|4º Governor of East & West New Jersey|
|Preceded by||Edmund Andros|
|Succeeded by||Jeremiah Basse|
|6th Governor of East & West New Jersey|
|Preceded by||Jeremiah Basse|
|Succeeded by||Office abolished|
|4th Deputy Governor of East New Jersey|
|Preceded by||Lord Neill Campbell|
|Deputy Governor of Pennsylvania|
|Preceded by||William Penn|
|Succeeded by||Edward Shippen, President of Council|
|Died||20 April 1703|
|Occupation||colonial administrator and merchant|
Andrew Hamilton (died 1703) was the colonial governor of East and West New Jersey from 1692 to 1697 and again from 1699 to 1703. He also served as Deputy Governor of the neighboring Province of Pennsylvania.
Hamilton was born in Scotland. Originally a merchant in Edinburgh, he was sent to East Jersey to act as an agent to recruit men to settle there. His work brought him a recommendation for becoming a member of the council of New Jersey. In March 1687, he became the deputy-governor for East Jersey on the absence of Deputy-Governor Lord Neill Campbell, who returned to England for business reasons.
After Edmund Andros took control over the rest of New England, Hamilton sailed back to England to consult with the proprietaries of New Jersey. On the voyage, he was captured by the French, delaying his journey to London until May 1690.
In March 1692, Hamilton was appointed governor of both West Jersey and East Jersey. During his governorship, Hamilton found that New Jersey was fraught with external and internal problems. Royal authorities attempted to remove the proprietors from power and create a large colony of New England. New York was demanding help for defense during the war with France. In addition, many of the inhabitants refused to pay the quitrents, fees on land. The Quakers in West Jersey were against providing any money to New York, since they were pacifists. Hamilton and the non-Quaker councilmen managed to acquire the necessary money. Despite this, Hamilton remained on friendly terms with the Quakers, which allowed several successful laws to pass. During his governorship, he patented the first colonial postal service. Parliament later deposed Hamilton because "no other than a natural-born subject of England could serve in any public post of trust or profit" (Hamilton was Scottish).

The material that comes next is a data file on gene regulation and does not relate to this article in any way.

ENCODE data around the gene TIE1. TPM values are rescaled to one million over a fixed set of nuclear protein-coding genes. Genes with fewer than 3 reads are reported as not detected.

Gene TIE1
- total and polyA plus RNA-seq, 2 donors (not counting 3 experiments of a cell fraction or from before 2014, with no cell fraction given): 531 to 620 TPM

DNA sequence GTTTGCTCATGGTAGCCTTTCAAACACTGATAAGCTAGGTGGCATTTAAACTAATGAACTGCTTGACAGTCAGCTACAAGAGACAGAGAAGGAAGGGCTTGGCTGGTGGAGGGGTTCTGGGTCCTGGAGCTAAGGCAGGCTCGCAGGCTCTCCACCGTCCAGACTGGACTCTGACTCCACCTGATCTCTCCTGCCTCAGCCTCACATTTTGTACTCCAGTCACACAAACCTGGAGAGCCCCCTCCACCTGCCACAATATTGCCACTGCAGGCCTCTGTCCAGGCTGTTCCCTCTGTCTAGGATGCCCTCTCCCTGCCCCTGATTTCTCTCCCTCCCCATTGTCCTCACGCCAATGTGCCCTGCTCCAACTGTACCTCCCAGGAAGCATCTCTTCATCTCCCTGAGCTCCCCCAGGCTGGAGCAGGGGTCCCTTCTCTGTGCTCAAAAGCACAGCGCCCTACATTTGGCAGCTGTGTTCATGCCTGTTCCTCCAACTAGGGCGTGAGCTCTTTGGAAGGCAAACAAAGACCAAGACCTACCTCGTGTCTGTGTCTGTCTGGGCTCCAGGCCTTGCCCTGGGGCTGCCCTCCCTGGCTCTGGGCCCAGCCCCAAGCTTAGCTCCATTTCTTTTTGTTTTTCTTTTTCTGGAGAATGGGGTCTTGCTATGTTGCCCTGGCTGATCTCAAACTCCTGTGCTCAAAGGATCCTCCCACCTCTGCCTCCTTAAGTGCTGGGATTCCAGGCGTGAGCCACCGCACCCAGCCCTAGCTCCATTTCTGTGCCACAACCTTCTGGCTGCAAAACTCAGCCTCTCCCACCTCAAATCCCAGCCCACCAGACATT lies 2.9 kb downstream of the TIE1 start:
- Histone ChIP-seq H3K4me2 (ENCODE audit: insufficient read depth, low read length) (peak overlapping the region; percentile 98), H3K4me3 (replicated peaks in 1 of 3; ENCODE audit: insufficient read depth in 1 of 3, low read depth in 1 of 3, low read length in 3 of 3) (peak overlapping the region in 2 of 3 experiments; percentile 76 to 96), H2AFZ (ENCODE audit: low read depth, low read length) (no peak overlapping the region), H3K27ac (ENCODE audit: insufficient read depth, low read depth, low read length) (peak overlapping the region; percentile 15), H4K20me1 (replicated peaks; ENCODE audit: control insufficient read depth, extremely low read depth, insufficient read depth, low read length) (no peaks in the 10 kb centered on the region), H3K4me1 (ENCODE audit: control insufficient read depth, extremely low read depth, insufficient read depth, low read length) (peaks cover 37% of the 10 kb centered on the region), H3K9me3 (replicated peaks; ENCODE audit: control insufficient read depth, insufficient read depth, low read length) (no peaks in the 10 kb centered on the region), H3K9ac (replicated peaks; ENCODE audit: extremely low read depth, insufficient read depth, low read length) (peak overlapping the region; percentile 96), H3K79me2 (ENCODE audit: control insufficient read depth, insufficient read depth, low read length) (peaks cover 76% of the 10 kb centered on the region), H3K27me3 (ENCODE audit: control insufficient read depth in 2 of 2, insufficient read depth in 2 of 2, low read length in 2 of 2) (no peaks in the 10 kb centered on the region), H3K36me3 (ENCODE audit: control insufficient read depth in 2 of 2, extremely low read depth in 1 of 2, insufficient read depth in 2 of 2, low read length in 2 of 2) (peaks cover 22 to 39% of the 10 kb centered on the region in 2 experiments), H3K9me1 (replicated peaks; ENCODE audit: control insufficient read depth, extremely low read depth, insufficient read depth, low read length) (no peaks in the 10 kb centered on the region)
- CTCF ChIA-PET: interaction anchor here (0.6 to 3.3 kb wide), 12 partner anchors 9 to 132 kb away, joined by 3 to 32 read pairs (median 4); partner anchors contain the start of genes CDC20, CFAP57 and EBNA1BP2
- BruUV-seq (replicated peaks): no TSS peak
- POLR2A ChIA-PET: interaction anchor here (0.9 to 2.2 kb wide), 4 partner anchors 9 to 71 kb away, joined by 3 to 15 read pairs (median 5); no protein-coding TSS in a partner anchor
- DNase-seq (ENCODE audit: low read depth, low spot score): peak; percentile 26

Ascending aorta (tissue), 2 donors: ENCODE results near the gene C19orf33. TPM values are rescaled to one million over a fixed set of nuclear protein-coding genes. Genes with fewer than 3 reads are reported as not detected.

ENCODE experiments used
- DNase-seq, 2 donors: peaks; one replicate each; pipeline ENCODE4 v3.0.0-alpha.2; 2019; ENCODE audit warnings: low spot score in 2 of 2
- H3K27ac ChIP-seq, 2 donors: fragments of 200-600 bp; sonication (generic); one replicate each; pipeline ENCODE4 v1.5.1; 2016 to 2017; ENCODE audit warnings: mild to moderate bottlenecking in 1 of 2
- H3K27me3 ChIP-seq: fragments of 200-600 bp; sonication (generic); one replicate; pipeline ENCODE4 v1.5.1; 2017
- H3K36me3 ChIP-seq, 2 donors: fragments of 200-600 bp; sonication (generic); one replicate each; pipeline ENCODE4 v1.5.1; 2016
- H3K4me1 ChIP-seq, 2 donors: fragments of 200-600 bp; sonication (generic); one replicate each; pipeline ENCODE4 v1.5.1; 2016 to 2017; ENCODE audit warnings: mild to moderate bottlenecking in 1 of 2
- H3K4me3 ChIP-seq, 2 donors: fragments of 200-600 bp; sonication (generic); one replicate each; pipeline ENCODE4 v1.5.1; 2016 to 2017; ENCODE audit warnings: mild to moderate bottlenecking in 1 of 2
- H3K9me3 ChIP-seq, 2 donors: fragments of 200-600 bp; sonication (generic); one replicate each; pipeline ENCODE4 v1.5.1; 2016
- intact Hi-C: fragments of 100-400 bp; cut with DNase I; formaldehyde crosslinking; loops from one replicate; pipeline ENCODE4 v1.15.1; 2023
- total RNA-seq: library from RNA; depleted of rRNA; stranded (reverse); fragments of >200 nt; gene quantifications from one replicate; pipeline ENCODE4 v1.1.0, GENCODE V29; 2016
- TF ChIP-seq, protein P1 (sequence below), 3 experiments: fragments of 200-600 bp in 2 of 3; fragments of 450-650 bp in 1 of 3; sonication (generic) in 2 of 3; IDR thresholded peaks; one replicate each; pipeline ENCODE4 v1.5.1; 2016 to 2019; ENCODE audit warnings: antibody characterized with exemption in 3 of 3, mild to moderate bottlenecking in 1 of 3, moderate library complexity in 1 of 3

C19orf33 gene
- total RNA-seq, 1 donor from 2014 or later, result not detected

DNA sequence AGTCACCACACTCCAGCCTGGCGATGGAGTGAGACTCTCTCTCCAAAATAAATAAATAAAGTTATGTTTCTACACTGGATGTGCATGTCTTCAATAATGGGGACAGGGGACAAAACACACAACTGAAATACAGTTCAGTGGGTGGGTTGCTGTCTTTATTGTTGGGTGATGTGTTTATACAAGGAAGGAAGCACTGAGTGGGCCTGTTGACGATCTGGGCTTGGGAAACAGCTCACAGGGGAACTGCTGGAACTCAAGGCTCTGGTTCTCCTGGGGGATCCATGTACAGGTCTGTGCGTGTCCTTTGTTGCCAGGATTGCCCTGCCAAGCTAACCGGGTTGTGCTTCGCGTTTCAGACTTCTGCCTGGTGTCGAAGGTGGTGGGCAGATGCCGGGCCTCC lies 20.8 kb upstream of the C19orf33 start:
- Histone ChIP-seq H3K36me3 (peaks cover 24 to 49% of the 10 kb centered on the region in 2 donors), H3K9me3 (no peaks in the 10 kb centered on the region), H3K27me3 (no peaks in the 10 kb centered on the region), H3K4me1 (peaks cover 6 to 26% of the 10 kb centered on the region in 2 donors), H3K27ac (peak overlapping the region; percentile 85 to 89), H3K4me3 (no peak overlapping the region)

However, after poor administration by Jeremiah Basse, he was reappointed on 19 August 1699. By then, the state government was already in a weak state, and several riots erupted in the second term as governor over tax issues. Other riots (especially in East Jersey) occurred because many of the settlers refused to recognize the legitimacy of the government. In 1701, he became the deputy-governor of Pennsylvania, appointed by William Penn.
One of the reasons which caused Penn to return to England was the bill before the House of Lords to change proprietorship to Royal Governors. Although this was not approved, after the death of King William III, an act passed requiring Royal assent to persons named as (deputy) governors. Hamilton also made preparations for organizing a defensive force in the province to assuage the group in Parliament who were questioning the fitness of the Quaker led Assembly to help defend the colonies in North America, at this time.
While on a visit to New Jersey, Hamilton died on 20 April 1703.
- List of colonial governors of New Jersey
- List of governors of New Jersey
- List of colonial governors of Pennsylvania
This article needs additional citations for verification. (November 2018)
- Armor, William C., Lives of the Governors of Pennsylvania, With the Incidental History of the State, from 1609 to 1872, Philadelphia, J.K. Simon (1873)
- Armor 1873